More EV chargers in one London borough than eight other cities
There are more electric vehicle chargers in one London borough than the country’s biggest cities combined, analysis by The Telegraph can reveal.
The latest government national electric charger figures expose a huge gap in charging infrastructure between London and the rest of the country, with Westminster containing more chargers than all of the country’s eight biggest cities after London.
The 1,832 chargers in Westminster dwarfs places like Birmingham, which has 429 chargers, the City of Manchester with 158, and Newcastle with only 152.
The central London borough also has 893 chargers per 100,000 people, which means chargers are 18 times more prevalent than in Leeds, and 28 times more prevalent than Bristol.
‘Asleep at the wheel’
Louise Haigh, Labour’s shadow transport secretary, criticised the findings, saying the Government was “asleep at the wheel” and towns and cities across the country were at “risk of being left behind”.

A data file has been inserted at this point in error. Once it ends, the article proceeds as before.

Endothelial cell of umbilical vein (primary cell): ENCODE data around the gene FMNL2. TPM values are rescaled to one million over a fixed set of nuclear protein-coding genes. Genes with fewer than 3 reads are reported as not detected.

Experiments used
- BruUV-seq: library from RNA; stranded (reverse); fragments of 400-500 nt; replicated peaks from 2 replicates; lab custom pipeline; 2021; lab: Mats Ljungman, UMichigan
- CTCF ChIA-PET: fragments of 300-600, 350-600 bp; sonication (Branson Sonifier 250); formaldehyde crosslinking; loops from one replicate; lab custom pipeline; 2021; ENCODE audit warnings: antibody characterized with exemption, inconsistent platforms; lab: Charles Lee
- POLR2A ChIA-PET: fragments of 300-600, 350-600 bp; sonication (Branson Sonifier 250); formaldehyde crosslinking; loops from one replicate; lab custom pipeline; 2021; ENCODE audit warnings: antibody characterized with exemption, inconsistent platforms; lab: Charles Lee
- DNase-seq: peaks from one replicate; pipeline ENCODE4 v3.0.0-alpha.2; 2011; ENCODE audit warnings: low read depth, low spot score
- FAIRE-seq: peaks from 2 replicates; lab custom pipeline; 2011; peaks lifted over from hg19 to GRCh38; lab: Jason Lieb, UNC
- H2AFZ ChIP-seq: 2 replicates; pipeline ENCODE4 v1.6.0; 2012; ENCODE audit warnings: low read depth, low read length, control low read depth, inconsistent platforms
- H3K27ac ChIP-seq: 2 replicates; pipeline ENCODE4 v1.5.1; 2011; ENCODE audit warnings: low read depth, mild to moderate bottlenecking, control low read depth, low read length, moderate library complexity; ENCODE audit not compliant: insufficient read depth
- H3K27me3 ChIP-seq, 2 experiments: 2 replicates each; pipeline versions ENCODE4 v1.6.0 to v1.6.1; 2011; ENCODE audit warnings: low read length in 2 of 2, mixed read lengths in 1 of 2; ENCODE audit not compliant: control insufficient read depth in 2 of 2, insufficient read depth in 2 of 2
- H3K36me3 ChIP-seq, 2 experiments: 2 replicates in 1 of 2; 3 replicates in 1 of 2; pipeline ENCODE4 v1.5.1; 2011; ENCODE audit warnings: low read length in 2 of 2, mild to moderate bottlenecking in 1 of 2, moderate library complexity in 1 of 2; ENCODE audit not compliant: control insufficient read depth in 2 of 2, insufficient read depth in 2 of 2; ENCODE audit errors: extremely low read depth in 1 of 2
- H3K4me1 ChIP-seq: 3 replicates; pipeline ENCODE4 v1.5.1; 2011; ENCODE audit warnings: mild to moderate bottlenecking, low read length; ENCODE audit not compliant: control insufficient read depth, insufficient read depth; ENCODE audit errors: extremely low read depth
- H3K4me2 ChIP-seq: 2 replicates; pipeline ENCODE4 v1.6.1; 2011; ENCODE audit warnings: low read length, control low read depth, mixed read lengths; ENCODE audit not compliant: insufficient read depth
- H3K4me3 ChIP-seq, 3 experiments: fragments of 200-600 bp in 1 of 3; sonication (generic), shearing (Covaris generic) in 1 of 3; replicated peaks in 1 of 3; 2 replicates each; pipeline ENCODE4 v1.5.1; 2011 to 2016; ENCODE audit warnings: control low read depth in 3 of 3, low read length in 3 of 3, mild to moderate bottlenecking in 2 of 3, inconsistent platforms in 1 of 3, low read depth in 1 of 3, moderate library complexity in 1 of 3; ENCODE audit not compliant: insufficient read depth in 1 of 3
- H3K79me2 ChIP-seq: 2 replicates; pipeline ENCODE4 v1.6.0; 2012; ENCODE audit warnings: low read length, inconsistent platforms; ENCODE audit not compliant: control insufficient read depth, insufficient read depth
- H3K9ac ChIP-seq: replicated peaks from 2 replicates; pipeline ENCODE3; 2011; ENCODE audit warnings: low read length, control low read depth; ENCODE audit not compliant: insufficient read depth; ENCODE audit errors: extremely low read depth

The difference between London boroughs and other cities across the country highlights the major gulf between London and the rest of the country when it comes to electric vehicle infrastructure.
Across London, there are 131 electric vehicle chargers for every 100,000 people on average, which increases to 210 for inner London.
For the rest of the country, the average drops significantly to just 41.8 per 100,000.
There are also only four places outside of London and the South East which contain more than 100 chargers per 100,000 people.
This includes Coventry, which has the most electric chargers outside of London with 903, the equivalent of 263 chargers for every 100,000 people
It comes as the latest figures also reveal that the Government is well behind its target of installing 300,000 electric chargers by 2030.
To help drive the roll-out, the Government announced last year that it would be investing £450 million towards installing publicly accessible charging points.
Responding to the figures on Thursday, both the AA and the RAC said that EV installation was not keeping pace with demand and a quicker roll-out was needed.
Ms Haigh said there is no time to lose on charging infrastructure and the “ever-ending chaos government risked stalling the switch to electric vehicles”.
A Department for Transport spokesperson said: “We want to maximise the opportunities available for motorists to switch to electric vehicles, which we’ve supported by spending more than £2 billion.
“Today a driver is never more than 25 miles away from a rapid chargepoint anywhere along England's motorways major A roads.”